See how easily you can do a PDN measurement using a network analyzer or VNA in the video here. Building solid power distribution systems (PDN’s) is maybe the most important learning from the signal integrity training overall. Because it matters. Both for the logic functions, the signal quality (integrity) and for the radiated emissions (EMI). It is all about getting the right bypass capacitors on the board and making sure you get the nice low impedance across the frequency range that you are after.
When you build something, you have to test it as well. And think about how you want to test it preferably before you build it. With PDN, the simplest way to test is by using either a
- Network Analyzer (VNA), or a
- Spectrum Analyzer (SA) with Tracking Generator (TG)
This short video shows how easy these measurements can be made using a network analyzer. The same method can be used with a spectrum analyzer (with TG option).
(also available directly on YouTube)
The two boards used in the video are actual designs, one mounted with capacitors only and one bare. For the purpose of demonstrations, both boards have been equipped with SMA connectors, so the measurements can be done easily with both hands-free.
Simpler methods for probing exists, and that may be a topic for another post. Usually probing it not a big issue, but obviously it’s easier when the boards have been prepared for probing.
In reality, the measurements work just as well on a PCB with all parts mounted, where you have the benefit of also measuring the capacitance on-chip and package.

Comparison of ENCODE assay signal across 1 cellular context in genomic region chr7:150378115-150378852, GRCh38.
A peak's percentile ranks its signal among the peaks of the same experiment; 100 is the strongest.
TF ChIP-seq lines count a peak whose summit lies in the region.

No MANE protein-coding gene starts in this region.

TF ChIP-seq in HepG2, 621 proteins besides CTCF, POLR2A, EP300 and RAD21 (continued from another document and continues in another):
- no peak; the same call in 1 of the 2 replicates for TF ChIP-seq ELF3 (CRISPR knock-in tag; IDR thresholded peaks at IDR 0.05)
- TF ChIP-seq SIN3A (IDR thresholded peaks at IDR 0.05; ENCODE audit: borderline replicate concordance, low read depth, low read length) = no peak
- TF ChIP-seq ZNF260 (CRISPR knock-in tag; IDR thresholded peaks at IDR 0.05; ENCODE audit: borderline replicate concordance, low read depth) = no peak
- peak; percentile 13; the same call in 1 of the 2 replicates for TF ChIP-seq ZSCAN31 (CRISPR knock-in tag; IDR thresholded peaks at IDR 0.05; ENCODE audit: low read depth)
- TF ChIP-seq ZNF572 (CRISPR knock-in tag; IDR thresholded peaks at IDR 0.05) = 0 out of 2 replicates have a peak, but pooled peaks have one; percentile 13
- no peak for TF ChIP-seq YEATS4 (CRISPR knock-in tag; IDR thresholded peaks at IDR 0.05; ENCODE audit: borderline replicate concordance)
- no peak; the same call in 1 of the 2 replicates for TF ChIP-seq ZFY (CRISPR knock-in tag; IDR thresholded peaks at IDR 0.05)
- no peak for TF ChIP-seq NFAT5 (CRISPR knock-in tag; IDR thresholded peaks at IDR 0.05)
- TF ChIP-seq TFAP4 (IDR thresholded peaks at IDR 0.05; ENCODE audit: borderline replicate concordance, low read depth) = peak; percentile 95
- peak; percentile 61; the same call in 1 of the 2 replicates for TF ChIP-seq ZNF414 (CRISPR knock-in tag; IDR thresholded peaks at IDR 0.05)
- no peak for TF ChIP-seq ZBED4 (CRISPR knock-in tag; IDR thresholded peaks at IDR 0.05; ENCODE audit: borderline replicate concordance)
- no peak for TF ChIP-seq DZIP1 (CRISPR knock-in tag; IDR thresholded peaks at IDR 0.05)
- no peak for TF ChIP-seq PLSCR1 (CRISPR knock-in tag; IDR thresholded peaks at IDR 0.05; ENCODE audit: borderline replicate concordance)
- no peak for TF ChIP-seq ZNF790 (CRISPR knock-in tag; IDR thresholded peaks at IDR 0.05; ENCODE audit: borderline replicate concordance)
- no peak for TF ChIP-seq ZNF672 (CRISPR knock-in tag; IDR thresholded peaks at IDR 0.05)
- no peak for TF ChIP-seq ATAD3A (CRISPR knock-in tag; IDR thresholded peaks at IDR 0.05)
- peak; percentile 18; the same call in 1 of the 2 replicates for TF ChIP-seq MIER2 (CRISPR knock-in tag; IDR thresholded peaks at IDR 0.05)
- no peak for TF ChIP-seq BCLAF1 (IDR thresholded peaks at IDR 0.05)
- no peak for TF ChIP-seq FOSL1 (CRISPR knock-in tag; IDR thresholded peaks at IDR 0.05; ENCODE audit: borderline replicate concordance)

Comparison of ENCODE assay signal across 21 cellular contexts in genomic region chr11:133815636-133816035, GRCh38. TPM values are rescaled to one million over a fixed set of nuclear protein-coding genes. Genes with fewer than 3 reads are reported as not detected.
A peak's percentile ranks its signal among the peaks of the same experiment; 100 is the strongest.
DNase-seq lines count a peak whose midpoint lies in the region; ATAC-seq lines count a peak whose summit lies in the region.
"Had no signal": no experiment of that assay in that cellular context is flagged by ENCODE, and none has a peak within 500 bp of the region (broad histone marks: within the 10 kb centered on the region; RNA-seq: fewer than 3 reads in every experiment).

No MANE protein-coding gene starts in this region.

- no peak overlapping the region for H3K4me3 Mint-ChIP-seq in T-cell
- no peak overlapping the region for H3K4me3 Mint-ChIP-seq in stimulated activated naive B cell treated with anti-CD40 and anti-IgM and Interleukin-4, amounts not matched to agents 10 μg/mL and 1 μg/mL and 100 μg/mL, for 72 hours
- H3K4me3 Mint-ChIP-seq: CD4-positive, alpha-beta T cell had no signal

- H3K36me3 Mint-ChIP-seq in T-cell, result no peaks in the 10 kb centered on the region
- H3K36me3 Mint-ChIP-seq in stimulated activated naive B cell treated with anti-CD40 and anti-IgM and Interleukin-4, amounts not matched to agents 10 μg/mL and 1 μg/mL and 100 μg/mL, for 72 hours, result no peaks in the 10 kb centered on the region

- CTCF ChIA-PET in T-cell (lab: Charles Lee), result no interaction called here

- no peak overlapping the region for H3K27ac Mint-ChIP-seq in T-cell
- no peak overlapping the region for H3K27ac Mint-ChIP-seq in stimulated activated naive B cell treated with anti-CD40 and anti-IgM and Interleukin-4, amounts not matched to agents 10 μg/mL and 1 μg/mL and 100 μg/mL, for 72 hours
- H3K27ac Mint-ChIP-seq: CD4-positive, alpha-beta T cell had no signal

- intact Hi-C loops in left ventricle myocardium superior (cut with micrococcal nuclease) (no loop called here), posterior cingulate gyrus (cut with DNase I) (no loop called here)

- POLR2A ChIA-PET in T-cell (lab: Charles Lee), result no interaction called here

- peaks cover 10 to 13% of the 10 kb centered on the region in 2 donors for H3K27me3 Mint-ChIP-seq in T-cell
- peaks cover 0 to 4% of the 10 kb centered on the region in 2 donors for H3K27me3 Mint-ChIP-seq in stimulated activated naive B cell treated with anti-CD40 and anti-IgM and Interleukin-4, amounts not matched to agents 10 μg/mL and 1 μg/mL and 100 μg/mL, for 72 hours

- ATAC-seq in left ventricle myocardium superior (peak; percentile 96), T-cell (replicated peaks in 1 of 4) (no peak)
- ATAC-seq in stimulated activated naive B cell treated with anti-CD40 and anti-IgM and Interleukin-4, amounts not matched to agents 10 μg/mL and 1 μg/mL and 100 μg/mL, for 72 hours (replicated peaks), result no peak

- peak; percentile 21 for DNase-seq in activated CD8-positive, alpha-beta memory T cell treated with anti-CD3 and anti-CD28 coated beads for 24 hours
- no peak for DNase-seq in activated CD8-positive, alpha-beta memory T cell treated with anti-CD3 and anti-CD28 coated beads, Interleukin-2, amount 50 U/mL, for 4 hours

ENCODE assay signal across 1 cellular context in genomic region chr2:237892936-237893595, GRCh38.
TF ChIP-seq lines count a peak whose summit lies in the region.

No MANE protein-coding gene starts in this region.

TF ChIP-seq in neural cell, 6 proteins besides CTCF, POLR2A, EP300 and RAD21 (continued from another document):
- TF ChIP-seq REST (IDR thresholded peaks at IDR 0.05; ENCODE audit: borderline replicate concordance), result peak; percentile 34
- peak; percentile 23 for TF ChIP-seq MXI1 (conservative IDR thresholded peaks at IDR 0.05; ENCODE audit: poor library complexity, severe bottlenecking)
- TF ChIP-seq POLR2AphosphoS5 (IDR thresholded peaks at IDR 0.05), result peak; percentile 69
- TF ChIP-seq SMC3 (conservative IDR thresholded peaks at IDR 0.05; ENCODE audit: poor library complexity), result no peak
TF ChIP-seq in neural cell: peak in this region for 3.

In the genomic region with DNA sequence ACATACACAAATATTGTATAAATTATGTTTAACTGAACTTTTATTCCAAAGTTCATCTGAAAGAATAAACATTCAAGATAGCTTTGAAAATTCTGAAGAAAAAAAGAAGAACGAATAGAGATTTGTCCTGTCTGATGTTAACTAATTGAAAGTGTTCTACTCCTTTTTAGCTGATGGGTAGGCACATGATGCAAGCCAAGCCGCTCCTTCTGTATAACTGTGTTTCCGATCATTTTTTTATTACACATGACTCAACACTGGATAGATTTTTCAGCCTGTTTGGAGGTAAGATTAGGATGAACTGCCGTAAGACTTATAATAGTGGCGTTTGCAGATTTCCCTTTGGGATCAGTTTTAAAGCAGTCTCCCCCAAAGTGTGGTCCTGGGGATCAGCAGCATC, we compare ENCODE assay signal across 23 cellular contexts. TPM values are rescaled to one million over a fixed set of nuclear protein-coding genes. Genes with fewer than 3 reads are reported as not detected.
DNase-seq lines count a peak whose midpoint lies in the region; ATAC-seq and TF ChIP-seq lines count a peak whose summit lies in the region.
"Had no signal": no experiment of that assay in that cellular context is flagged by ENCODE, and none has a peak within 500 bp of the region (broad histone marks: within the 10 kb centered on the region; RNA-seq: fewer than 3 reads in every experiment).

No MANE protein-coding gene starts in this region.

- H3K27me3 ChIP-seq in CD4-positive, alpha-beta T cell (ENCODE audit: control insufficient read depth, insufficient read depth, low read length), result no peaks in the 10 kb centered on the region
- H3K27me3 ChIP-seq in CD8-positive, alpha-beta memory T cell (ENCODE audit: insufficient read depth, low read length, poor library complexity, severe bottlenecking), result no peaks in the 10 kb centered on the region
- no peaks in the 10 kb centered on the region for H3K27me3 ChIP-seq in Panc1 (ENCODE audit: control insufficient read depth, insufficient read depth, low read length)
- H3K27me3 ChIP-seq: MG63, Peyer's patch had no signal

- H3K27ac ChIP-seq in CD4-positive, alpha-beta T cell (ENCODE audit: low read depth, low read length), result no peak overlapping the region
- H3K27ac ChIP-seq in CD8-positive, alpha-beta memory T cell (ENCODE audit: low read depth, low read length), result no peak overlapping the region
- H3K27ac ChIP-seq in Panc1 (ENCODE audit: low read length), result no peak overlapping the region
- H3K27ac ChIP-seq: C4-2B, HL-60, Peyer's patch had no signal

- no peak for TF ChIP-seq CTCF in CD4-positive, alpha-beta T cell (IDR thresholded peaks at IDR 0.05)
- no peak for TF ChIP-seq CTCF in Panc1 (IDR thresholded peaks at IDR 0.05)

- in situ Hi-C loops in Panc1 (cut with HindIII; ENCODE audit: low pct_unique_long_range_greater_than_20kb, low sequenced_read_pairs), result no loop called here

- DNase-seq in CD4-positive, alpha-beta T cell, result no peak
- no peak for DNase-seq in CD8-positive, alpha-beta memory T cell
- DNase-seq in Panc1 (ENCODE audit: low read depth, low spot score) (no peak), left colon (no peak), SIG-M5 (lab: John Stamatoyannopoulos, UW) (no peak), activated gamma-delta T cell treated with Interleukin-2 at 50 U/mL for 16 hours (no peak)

The measurement is often referred to as an S21 measurement, as we measure the amount of energy that can pass through from port 1 to port 2 with this PDN placed as a big ugly load in the middle of the transmission line.
Really we do not care about the phase in this PDN measurement, only the amplitude. So you could argue that using a network analyzer for PDN measurement is overkill. To put it very short: the difference between a network analyzer and a spectrum analyzer equipped with a tracking generator is that the network analyzer provides both phase and amplitude information – the SA/TG does amplitude only – this does not matter for PDN measurements. Use what you got. This little network analyzer is quite handy for these PDN measurements.
UPDATED April 2020: The VNA/network analyzer used in the video is the Rohde & Schwarz ZNL3 (5kHz – 3GHz). This is a really nice instrument in the lower end of the price range, yet quite capable and more than adequate for this type of measurement.
Notice how the two different test point locations give pretty much the same result up to the frequency where board resonances start to dominate. This is another way of saying that you can move the bypass capacitors around relative to the IC’s with no significant impact. The location of bypass capacitors is not that important.